• “Industrial capitalism combined with the gradual growth of democracy especially in England (starting even earlier) lead to the growth of a vast new middle class. (This is a very fundamental and simple fact of history which it seems to me both the rightists and the leftists find it convenient to neglect, each for their own reasons. Its classic analysis and exposition can be found, of course, in Braudel.)”
      True. (I Probably need to read Braudel sometime.) I agree, and really find this to be one of the main determinants of culture and society in Modernity. The conclusion I draw is that a large urban middle class is itself incompatible with tradition or conservatism.

  6. The question could be put more generally. If the current state of social customs represents a myriad of adaptations optimized for the human species to survive and, in many cases, thrive, why in the world would anyone believe it is a good idea to tinker, even in view of perceived or acknowledged pathologies, with that state? Would not all cultures everywhere be at or near the best they could possibly be? Would not any human engineered change, e.g., “improvement” or “progress”, run up against the law of diminishing returns at best, and more likely be pathological itself?

    Isn’t, therefore, the notion of Progress, at least on a time scale any faster than ordinary human evolution, idiotic on its face? Isn’t such a notion obviously religious in nature? And in contrast to traditional religious claims that are largely or entirely orthogonal to science, do not such “progressive” religious claims run directly afoul not merely of science, but what everyone’s eyes see plainly every day? (As Jim Donald says, “I can see people not being equal, whereas I cannot see leprechauns not existing.”)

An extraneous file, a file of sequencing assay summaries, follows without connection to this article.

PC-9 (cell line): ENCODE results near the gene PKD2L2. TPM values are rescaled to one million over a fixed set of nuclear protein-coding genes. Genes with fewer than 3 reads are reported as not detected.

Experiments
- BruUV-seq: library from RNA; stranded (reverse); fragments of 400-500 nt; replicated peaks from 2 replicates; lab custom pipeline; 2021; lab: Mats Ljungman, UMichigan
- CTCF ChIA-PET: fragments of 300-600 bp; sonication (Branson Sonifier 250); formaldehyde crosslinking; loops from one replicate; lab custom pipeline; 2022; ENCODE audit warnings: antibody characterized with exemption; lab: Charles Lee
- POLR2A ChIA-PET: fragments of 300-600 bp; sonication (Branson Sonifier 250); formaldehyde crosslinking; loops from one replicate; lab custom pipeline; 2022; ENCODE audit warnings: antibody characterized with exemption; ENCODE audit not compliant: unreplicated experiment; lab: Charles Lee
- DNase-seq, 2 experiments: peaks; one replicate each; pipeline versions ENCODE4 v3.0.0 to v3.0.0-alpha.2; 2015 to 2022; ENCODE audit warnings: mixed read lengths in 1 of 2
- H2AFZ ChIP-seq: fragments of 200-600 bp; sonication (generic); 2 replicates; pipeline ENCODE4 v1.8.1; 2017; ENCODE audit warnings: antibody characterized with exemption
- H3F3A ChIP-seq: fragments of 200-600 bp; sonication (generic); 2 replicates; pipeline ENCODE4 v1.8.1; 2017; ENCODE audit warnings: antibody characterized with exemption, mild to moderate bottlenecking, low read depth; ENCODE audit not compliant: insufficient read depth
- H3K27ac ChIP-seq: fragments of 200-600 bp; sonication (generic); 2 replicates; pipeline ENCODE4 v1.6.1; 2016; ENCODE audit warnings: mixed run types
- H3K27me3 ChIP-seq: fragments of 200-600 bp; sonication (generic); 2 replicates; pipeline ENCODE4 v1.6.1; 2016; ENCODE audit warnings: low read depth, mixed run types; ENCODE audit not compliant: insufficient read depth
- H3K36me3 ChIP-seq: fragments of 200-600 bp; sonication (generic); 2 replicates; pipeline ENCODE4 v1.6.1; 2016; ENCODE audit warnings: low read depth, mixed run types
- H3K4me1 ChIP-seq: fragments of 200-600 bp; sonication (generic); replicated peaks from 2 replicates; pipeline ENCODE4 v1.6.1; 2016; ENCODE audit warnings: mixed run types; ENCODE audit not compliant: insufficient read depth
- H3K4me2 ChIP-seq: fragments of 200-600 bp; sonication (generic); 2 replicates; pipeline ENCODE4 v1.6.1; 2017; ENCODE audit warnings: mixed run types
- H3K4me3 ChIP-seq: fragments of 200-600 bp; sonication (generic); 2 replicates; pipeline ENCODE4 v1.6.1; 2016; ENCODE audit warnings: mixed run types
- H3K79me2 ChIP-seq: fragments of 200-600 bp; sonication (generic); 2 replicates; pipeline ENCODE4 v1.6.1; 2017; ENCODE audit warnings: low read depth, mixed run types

• If the current state of social customs represents a myriad of adaptations optimized for the human species to survive

      Social evolution is continual, much like biological evolution. That is to say, while customs (and genetics) are adaptive, there is no particular reason to think they have reached a maximum or that the continual and ongoing process of adaptation has for some reason stopped.

      Isn’t, therefore, the notion of Progress, at least on a time scale any faster than ordinary human evolution, idiotic on its face?

      Um, no. Unless you think that 20000 years of human cultural evolution (which proceeds much faster than biological evolution) have all been a mistake and we were better off without it. But I don’t think anyone here is quite that reactionary.

      • Unless you think that 20000 years of human cultural evolution (which proceeds much faster than biological evolution)

        You say that as if culture and biology are two different things… That is, at least, not obvious. Most of those 20000 years were spent determining various local optima for various cultures. Then some folks (Europeans in particular) got in a hurry. I suppose you could say that “getting in a hurry” is itself some sort of local optimum to which we are hurdling, but it doesn’t seem nature has prepared us very well for, inter alia, ubiquitous free porn, cheap abundant carbohydrates, and practically instantaneous and cheap global travel… so the verdict is still out on that.

  7. Both Pharonic Egypt and Imperial China lasted a good deal longer than any Western regime has managed to… By your logic, we should be using them as models since they had stability all figured out.